SAN FRANCISCO --A California court is hearing a case today involving custody of embryos. A former married couple created the embryos, but are now divorced and one half wants the right to use them.
Dr. Mimi Lee was diagnosed with breast cancer shortly before she got married in 2010. Since chemotherapy can render a woman infertile, she and her then husband Stephen Findley went to a fertility clinic and created five embryos. They also signed an agreement at the clinic stipulating the embryos would be destroyed if they got divorced.
The couple did divorce, but Lee, now infertile, wants the right to use the embryos for what she says is her only chance for a biological child. Findley argues it violates the agreement. Attorney Peter Skinner represents Lee in what has become a custody battle over the unborn.
Skinner was asked what is at the heart of this trial.
"She said I don't want to destroy these embryos, I want to use them now," said Skinner. "And now there's a dispute as to what should be done, which is why we think the court should balance those interests."
This case is one of a small, but growing number of legal battles over embryos. Actress Sofia Vergara is being sued by her ex-boyfriend for the right to use embryos they created as a couple.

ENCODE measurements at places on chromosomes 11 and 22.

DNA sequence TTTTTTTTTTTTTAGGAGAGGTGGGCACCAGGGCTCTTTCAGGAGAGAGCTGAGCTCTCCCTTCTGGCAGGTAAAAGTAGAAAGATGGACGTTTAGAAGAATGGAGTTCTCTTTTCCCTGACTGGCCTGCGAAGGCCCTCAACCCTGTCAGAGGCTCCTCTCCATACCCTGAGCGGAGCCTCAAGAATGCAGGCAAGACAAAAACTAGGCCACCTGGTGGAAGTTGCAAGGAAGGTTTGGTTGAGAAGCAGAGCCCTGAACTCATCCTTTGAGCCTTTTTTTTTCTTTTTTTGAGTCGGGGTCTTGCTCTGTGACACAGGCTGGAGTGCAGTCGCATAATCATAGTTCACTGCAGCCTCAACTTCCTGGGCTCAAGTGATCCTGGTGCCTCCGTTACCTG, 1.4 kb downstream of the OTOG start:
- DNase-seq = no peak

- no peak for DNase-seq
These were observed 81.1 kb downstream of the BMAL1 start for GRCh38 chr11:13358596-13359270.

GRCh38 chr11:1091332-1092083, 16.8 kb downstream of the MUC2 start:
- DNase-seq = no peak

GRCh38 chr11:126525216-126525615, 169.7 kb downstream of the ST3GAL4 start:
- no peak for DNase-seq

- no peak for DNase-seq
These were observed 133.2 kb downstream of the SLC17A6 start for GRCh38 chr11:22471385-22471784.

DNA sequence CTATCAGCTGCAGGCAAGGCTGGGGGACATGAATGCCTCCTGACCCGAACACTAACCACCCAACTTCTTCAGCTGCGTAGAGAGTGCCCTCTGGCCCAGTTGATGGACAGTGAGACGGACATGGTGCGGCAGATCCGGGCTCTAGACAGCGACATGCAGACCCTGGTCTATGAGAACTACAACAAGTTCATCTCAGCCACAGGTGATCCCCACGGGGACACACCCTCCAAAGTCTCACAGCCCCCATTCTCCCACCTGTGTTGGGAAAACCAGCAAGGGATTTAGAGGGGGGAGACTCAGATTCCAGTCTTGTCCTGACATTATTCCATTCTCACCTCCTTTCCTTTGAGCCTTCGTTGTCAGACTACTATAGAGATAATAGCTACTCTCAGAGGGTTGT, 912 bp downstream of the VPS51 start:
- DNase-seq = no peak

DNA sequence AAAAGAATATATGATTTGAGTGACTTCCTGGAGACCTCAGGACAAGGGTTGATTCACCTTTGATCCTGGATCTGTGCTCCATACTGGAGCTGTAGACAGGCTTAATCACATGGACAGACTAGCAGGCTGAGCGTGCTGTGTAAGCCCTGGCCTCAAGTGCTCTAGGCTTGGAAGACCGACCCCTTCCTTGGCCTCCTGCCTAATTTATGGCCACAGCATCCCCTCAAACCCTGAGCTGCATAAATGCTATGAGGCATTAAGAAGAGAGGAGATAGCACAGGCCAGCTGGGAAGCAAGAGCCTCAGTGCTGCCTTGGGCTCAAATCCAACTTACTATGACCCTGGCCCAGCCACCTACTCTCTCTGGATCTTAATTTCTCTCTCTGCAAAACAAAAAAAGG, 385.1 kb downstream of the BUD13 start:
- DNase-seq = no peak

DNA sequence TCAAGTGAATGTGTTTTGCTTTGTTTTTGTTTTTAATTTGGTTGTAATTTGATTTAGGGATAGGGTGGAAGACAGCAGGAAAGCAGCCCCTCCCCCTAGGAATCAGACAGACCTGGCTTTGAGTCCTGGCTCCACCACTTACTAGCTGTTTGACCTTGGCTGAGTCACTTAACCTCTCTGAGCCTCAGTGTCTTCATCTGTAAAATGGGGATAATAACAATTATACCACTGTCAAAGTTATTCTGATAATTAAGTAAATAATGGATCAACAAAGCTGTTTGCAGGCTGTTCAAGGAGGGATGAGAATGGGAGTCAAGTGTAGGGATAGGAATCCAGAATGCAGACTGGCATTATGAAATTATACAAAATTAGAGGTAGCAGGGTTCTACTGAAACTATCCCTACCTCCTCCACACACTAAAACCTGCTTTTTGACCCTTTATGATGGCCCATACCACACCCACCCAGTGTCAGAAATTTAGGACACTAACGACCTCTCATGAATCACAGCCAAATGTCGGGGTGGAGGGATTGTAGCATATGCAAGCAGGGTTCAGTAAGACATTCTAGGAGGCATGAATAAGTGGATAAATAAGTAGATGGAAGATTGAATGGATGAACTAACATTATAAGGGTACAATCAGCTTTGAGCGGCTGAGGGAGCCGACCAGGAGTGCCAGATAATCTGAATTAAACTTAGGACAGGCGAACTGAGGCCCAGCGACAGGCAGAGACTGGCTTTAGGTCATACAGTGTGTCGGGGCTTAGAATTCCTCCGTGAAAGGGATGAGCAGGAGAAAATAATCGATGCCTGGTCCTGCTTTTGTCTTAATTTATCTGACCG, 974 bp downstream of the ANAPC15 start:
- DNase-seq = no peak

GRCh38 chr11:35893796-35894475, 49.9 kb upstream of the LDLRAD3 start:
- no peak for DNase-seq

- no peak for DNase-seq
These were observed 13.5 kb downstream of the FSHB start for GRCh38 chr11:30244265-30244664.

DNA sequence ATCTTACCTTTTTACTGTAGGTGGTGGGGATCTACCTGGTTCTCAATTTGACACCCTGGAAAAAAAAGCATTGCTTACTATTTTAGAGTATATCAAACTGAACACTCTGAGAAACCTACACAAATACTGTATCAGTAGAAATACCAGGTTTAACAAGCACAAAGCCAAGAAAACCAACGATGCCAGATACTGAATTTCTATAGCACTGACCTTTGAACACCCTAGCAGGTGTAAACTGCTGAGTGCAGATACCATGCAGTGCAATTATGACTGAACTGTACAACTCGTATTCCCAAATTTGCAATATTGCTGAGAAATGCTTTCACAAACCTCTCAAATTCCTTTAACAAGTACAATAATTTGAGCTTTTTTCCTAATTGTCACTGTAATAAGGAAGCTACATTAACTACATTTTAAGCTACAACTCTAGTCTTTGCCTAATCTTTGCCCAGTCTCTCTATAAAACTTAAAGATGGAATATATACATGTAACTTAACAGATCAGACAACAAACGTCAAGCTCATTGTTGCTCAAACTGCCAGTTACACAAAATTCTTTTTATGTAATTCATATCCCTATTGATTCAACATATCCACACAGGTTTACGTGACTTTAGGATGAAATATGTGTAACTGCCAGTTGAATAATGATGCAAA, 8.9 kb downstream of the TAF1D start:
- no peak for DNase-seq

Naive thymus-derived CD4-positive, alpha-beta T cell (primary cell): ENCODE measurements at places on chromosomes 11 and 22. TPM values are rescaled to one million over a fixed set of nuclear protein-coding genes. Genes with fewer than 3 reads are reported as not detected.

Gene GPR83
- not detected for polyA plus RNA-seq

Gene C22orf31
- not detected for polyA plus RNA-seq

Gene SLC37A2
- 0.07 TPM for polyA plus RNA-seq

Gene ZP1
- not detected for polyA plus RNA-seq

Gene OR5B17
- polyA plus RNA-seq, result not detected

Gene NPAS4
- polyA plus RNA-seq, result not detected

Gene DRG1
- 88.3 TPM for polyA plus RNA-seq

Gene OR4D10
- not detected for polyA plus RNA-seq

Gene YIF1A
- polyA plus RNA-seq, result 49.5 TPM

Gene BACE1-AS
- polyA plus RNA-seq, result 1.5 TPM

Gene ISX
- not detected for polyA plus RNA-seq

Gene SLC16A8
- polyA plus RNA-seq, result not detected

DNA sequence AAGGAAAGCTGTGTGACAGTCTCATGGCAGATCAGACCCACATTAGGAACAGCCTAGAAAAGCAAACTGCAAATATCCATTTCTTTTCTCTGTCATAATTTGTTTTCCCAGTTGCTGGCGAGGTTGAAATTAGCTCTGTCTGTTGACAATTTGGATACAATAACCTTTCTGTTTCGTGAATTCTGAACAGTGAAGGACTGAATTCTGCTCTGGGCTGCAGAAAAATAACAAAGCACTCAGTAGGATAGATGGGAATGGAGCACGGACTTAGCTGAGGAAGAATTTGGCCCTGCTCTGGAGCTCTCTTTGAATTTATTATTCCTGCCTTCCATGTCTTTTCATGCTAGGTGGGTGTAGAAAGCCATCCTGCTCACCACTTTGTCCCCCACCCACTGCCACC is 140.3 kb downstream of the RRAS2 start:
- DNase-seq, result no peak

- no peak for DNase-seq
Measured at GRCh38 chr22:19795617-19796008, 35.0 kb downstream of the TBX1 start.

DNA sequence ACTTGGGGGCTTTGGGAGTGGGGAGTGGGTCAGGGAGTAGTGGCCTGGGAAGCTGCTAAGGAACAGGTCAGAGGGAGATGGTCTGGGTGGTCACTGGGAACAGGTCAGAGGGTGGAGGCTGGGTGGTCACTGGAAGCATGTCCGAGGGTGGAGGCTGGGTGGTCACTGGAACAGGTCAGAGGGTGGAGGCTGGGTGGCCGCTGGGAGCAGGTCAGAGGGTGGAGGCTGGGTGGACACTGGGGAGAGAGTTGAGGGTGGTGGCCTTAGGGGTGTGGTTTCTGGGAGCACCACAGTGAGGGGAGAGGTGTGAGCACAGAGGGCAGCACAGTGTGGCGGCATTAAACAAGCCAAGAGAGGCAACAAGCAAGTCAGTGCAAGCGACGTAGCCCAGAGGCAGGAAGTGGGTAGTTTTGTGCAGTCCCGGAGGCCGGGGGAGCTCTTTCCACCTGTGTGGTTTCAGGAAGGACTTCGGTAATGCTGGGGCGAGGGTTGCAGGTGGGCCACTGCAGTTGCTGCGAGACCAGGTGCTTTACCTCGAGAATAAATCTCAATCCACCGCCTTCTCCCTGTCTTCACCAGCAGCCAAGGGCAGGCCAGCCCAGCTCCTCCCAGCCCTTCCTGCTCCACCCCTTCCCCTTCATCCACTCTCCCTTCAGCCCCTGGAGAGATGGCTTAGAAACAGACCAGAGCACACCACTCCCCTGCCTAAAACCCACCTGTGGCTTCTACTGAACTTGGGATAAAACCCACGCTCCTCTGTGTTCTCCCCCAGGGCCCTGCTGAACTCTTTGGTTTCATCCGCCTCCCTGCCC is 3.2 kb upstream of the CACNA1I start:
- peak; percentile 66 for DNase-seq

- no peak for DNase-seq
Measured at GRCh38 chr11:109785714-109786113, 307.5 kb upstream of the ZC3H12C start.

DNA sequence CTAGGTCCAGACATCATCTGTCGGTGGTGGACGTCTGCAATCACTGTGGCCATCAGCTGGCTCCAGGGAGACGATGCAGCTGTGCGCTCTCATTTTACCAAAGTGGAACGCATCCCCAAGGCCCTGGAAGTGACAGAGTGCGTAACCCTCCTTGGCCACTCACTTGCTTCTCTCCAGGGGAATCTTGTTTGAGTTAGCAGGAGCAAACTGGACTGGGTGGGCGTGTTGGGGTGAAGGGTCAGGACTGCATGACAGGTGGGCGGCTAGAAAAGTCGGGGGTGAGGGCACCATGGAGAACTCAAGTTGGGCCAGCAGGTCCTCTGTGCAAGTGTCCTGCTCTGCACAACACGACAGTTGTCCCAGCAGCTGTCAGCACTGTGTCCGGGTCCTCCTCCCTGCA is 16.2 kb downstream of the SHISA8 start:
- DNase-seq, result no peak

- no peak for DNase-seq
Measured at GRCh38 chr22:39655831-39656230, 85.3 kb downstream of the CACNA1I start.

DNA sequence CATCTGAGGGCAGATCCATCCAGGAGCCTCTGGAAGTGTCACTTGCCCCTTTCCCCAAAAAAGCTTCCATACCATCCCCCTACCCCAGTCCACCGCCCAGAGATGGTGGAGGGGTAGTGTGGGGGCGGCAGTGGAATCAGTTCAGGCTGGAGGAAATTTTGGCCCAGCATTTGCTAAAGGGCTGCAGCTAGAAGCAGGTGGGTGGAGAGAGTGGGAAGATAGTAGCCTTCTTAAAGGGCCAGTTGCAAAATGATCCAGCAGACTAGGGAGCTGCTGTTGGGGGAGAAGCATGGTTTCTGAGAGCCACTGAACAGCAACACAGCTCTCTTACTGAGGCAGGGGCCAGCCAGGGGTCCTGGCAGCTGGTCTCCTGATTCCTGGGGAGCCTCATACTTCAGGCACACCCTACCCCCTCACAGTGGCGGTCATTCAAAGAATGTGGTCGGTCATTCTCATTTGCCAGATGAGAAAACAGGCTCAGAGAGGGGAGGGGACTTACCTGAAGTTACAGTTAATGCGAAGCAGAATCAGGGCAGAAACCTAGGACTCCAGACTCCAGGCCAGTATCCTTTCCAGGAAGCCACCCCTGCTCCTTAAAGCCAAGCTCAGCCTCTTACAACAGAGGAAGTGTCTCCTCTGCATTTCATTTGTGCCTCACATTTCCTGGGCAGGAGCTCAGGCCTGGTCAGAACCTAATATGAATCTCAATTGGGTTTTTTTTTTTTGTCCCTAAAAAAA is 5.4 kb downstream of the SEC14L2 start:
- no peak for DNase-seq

Jacob Szafranski, 33, sued his ex-girlfriend, Dr. Karla Dunston, to bar her from using embryos they created when she had cancer.
"I don't think it's the government's role to be deciding when and where people become parents," said Brian Schroeder, who represents Szafranski in the case. "That's something that they should decide for themselves."
Last month, Schroeder's client lost an appeal, the court ruled the verbal agreement to create the embryos prevailed over the written medical contract they both signed. Schroeder says his client is willing to take his case to the Supreme Court.
When people hear there was a signed agreement to destroy the embryos in case of divorce, they might ask what's the issue? But Mimi Lee's attorney is arguing that the medical consent form was not adequately explained and is not a legally binding contract between the couple.